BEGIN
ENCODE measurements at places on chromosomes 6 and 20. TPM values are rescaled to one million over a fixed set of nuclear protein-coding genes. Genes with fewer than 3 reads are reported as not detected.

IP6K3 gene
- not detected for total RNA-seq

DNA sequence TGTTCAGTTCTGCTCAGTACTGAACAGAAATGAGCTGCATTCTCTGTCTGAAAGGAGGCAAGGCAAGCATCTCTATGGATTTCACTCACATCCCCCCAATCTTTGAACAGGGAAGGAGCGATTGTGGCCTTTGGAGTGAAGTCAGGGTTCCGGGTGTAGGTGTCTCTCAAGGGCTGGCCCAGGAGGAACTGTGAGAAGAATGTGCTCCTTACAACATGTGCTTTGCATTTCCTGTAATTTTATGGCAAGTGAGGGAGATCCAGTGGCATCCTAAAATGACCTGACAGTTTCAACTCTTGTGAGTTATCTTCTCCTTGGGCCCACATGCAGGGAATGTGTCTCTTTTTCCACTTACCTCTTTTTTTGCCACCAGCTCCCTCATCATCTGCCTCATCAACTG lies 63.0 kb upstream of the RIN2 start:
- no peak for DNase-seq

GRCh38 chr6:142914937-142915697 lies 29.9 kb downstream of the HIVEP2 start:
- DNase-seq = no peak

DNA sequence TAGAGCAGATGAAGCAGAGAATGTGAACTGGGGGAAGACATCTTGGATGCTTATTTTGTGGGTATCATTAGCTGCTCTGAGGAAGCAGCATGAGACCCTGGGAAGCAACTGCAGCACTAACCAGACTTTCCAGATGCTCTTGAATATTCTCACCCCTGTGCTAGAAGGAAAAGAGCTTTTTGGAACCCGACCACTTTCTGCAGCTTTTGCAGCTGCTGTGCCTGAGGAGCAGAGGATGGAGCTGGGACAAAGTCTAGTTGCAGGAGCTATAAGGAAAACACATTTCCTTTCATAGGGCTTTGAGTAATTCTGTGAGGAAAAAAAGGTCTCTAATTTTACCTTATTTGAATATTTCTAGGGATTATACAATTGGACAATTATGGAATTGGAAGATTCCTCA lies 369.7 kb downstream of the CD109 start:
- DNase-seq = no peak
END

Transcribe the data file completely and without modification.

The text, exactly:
ENCODE measurements at places on chromosomes 6 and 20. TPM values are rescaled to one million over a fixed set of nuclear protein-coding genes. Genes with fewer than 3 reads are reported as not detected.

IP6K3 gene
- not detected for total RNA-seq

DNA sequence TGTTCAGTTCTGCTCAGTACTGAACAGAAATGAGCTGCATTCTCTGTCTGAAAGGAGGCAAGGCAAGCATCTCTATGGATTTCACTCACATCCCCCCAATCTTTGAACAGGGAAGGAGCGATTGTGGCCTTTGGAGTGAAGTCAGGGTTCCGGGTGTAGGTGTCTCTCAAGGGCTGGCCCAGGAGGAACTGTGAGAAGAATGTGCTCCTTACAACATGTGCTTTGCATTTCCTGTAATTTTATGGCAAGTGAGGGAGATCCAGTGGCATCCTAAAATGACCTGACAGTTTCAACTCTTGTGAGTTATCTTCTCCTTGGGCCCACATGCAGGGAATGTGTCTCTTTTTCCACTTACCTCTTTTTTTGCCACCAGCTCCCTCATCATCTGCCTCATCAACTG lies 63.0 kb upstream of the RIN2 start:
- no peak for DNase-seq

GRCh38 chr6:142914937-142915697 lies 29.9 kb downstream of the HIVEP2 start:
- DNase-seq = no peak

DNA sequence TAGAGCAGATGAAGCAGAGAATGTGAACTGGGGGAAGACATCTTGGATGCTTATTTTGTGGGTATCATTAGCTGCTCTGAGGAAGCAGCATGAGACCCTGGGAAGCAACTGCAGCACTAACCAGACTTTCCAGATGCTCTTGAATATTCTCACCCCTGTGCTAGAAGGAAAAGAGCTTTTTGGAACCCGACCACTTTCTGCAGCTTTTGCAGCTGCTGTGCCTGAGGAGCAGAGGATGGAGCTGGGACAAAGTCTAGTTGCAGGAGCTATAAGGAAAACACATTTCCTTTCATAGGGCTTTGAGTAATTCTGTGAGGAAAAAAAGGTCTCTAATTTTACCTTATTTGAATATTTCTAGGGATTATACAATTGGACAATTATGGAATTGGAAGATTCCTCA lies 369.7 kb downstream of the CD109 start:
- DNase-seq = no peak